What the Fig?: House, M.D.

For the past eight years, critics and audiences alike have been mesmerized by the Fox drama House, M.D. With a fascinating ensemble and episodes that never fail to entertain, it’s no wonder House has been on the air for so long. Starring a very British Hugh Laurie as the American doctor, Gregory House, House, M.D. introduces a character that medical dramas seem to avoid like the plague: a doctor who neither likes nor converses with his patients. In any other show, someone like Gregory House would be abhorred and made out to be the villain. It only takes an episode or two to forgive the grumpy Doctor; House’s biting wit and borderline sociopathic attitude stems from a long-time battle with leg pain. He struggles with this pain daily and only finds relief when taking handfuls of Vicodin.

It would seem that someone so incapable of normal human emotion would never have friends, and yet, House’s co-workers remain by his side, taking the place of his conscience and telling him when he’s wrong. However unstable, House’s relationships with both James Wilson (Robert Sean Leonard) and Lisa Cuddy (Lisa Edelstein), who plays the Dean of Medicine and is House’s boss, let the audience know that House isn’t simply a jerk. He has people who actually care about him, and no matter how hard he tries to push them away, they always work things out in the end. With a character as vicious as House, it is easy to go off the deep end and write someone completely unlikable, but House’s friends humanize him. Through the series, House confronts his own humanity on various occasions, and each time he returns to his friends and his team with a slightly new outlook.

Although a genius in his field–he’s a diagnostician of infectious diseases–House is only one man. Due to his pathological need to be objective, he commands a team of three doctors who run tests, speak to patients and their families, and administer medicine. Allison Cameron (Jennifer Morrison) is idealistic; she believes in informed consent and eventually develops a crush on House. It is later explained to her that she was only hired because every team needs a pretty face. Though she is a very good doctor, she frequently butts heads with her boss on issues of morality–House often sees her pursuance of moral excellence as interfering with his need to “solve the puzzle” and save the patient’s life.

Fellow team member Robert Chase (Jesse Spencer) has been working with House for the longest, has grown used to House’s attitude, and is frequently the first to agree with his diagnoses. He subservience earns him a few teasing remarks from his co-workers, but in fact, Chase is the only one of House’s employees who is not frequently manipulated. Chase initially wasn’t going to be hired, but when his famous father made a call and a generous donation, Cuddy forced House’s hand. Though his father got him the fellowship, Chase frequently holds his own and occasionally blatantly defies House’s orders.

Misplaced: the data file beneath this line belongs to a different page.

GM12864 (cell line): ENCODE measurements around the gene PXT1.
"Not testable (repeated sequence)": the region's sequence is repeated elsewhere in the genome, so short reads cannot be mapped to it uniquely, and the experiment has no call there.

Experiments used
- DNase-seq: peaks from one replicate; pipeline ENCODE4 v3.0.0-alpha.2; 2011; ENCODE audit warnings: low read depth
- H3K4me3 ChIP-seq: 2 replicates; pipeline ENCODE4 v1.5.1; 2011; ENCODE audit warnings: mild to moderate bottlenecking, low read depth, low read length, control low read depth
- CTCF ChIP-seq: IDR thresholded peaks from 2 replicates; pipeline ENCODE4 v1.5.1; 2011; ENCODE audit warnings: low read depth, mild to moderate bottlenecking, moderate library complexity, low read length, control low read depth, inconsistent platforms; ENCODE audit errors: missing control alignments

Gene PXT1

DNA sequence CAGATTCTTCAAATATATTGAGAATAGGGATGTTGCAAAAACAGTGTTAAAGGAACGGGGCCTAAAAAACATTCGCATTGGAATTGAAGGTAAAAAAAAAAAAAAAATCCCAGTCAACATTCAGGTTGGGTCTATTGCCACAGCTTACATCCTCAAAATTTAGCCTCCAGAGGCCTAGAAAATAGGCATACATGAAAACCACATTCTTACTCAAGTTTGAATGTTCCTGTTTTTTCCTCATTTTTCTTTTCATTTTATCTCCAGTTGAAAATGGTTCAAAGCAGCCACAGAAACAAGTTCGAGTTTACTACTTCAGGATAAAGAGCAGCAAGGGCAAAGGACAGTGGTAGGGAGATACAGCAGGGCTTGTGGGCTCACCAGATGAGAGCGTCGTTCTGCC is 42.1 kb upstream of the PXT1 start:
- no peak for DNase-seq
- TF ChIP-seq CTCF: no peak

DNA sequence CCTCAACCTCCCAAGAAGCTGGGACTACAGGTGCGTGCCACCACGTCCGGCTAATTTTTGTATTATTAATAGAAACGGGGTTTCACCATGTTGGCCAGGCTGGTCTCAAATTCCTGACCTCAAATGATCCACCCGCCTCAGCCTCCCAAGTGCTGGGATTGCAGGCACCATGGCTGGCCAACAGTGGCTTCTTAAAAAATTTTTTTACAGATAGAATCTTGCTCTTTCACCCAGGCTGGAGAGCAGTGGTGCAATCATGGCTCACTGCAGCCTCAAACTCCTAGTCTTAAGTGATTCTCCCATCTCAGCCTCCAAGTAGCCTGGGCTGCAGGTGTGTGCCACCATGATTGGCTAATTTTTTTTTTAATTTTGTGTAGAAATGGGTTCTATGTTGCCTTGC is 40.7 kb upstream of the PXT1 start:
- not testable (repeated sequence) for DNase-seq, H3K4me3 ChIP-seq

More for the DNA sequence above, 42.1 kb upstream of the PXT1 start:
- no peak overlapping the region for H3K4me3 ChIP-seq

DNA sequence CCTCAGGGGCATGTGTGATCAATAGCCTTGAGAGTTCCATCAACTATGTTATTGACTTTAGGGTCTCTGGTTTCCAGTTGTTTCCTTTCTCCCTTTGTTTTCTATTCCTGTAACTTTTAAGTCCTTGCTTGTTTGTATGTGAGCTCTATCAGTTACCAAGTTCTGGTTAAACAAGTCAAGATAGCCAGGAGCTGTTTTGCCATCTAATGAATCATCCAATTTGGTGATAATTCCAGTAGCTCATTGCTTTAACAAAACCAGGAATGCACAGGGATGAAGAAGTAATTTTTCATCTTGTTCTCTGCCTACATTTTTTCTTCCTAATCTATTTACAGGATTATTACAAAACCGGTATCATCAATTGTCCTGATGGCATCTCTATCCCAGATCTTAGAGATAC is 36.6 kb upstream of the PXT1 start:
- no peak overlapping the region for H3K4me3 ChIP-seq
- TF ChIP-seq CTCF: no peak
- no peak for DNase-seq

And finally, there is Eric Foreman. House claims that he only hired Foreman because of a criminal record, stating that it would be easier to break into patients’ homes if he had an expert on his team. Despite knowing this truth, Foreman continues to work for House (whom he frequently refers to as insane) and slowly develops into a House-like character himself as the seasons progress.

Along with his team and the only two friends he can seem to hold on to, House solves cases that are frequently labeled “unsolvable” by other doctors in other hospitals. He only takes one case per week and avoids working in the free clinic just downstairs, but is never fired because Cuddy believes that the lives he saves are worth dealing with his bad attitude and poor work ethic.

With so many ways House M.D. could have gone wrong, and all the ways it went right instead, the show will be remembered as one of the greatest medical dramas to ever grace our television screens. Having been compared to ER, St. Elsewhere, and even Sherlock Holmes, it will bittersweet to see House M.D. go, this season is its last, –but fans are more than happy to have watched and enjoyed the series for nearly a decade.

Briana is an avid reader, a budding author, and a huge fan of anything and everything to do with Henry VIII. She considers herself a TV addict and over the years has watched a little bit of everything, both good and bad. A few of her personal favorites are The Big Bang Theory, Dexter, Gossip Girl, The Vampire Diaries, and Sons of Anarchy.

2 thoughts on “What the Fig?: House, M.D.

  1. This is an example of how low TV has sunk. An addicted, crazy man is a hero? I don’t think so. What a role model. And the cases are impossible. No one hospital could ever have more than one of the weird cases he supposedly solves. No administrator would keep him on staff for the things he pulls. He’d be in a drug program for sure once his addiction is discovered. Give me something that the writer of this series has at least researched. Not to mention the guy who plays House is disgusting. I have to at least like the MC. I’ve tried to watch this many times, but can’t. Maybe I need to be on more drugs…

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